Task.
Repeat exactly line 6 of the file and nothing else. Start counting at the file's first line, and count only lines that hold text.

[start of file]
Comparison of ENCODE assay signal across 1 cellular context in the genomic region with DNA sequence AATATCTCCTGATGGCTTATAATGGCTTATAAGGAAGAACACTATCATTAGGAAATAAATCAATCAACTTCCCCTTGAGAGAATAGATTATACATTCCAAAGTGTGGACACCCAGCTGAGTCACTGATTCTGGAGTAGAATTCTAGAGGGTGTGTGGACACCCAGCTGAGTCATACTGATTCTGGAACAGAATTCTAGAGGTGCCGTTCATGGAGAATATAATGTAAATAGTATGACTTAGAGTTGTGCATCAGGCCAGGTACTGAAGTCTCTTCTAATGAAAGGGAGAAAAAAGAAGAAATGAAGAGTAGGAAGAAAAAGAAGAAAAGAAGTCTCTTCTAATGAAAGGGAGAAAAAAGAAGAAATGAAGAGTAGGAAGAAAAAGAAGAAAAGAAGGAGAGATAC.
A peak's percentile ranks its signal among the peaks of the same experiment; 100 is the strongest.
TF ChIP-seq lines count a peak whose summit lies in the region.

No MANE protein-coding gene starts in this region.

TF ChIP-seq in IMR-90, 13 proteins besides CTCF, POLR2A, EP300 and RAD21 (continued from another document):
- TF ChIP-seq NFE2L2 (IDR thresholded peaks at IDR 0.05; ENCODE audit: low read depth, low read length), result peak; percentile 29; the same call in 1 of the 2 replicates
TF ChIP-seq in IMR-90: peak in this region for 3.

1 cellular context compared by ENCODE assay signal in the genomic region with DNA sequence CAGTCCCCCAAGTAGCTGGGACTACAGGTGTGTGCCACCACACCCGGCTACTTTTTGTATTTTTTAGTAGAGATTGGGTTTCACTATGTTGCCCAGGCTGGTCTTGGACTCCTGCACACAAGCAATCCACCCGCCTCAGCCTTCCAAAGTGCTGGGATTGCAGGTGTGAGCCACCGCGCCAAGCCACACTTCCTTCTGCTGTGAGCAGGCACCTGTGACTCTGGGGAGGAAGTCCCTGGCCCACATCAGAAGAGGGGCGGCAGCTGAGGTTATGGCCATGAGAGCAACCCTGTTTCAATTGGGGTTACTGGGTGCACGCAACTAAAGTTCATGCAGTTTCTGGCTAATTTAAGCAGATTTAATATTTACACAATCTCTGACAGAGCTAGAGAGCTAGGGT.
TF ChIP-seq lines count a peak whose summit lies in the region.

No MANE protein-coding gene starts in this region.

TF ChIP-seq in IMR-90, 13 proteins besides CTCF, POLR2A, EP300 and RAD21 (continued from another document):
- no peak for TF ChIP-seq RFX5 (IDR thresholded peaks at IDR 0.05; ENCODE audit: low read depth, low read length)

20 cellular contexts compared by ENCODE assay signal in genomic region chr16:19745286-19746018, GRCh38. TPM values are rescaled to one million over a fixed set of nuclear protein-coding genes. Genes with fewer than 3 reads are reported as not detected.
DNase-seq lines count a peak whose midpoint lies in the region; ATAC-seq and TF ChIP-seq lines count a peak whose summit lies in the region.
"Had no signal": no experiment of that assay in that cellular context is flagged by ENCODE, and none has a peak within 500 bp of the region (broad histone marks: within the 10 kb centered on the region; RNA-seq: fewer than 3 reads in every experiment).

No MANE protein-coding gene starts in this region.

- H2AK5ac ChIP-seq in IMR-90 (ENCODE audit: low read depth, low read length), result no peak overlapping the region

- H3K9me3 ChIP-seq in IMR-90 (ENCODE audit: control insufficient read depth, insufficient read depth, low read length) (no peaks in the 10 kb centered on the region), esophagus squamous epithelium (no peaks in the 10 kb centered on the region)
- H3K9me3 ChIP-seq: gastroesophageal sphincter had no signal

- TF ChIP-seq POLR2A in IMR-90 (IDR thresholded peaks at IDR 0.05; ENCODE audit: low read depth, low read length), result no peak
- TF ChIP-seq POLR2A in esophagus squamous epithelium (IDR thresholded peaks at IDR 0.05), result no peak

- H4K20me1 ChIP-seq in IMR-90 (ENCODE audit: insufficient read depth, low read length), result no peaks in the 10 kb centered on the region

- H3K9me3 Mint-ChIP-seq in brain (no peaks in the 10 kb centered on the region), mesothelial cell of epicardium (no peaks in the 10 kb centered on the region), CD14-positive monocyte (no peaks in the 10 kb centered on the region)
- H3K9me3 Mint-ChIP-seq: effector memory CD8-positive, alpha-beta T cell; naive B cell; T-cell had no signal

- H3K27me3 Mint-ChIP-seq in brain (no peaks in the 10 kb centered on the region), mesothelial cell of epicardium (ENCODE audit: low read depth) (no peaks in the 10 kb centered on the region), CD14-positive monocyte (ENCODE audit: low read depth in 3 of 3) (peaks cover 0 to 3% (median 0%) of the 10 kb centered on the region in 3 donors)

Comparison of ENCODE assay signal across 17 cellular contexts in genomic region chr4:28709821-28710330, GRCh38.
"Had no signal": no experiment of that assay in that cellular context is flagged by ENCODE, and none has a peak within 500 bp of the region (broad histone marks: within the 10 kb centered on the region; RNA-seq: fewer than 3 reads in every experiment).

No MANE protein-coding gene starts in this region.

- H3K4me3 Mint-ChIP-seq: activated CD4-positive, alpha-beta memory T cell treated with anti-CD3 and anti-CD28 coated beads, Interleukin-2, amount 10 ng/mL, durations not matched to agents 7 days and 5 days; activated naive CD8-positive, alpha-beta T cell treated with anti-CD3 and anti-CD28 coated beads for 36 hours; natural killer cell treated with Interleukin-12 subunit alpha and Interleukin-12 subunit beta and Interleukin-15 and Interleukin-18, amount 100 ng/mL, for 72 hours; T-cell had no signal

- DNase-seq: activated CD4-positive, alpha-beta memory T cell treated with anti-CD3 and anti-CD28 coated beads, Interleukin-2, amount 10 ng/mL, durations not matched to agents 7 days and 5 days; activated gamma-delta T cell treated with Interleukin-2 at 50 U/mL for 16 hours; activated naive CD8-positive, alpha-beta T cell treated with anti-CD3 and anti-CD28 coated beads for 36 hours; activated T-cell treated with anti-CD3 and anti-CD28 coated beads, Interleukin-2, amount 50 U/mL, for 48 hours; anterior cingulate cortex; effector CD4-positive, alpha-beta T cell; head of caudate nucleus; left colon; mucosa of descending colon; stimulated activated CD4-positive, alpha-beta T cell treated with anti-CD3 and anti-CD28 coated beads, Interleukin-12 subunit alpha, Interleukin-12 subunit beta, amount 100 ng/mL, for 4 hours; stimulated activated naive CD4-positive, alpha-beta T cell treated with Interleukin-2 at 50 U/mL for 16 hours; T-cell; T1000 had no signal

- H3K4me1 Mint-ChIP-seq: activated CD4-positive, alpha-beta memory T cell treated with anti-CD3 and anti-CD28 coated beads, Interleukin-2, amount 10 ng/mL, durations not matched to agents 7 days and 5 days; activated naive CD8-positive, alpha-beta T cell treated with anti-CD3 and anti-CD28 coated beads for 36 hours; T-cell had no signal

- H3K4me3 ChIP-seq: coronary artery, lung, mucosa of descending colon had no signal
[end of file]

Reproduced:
- TF ChIP-seq NFE2L2 (IDR thresholded peaks at IDR 0.05; ENCODE audit: low read depth, low read length), result peak; percentile 29; the same call in 1 of the 2 replicates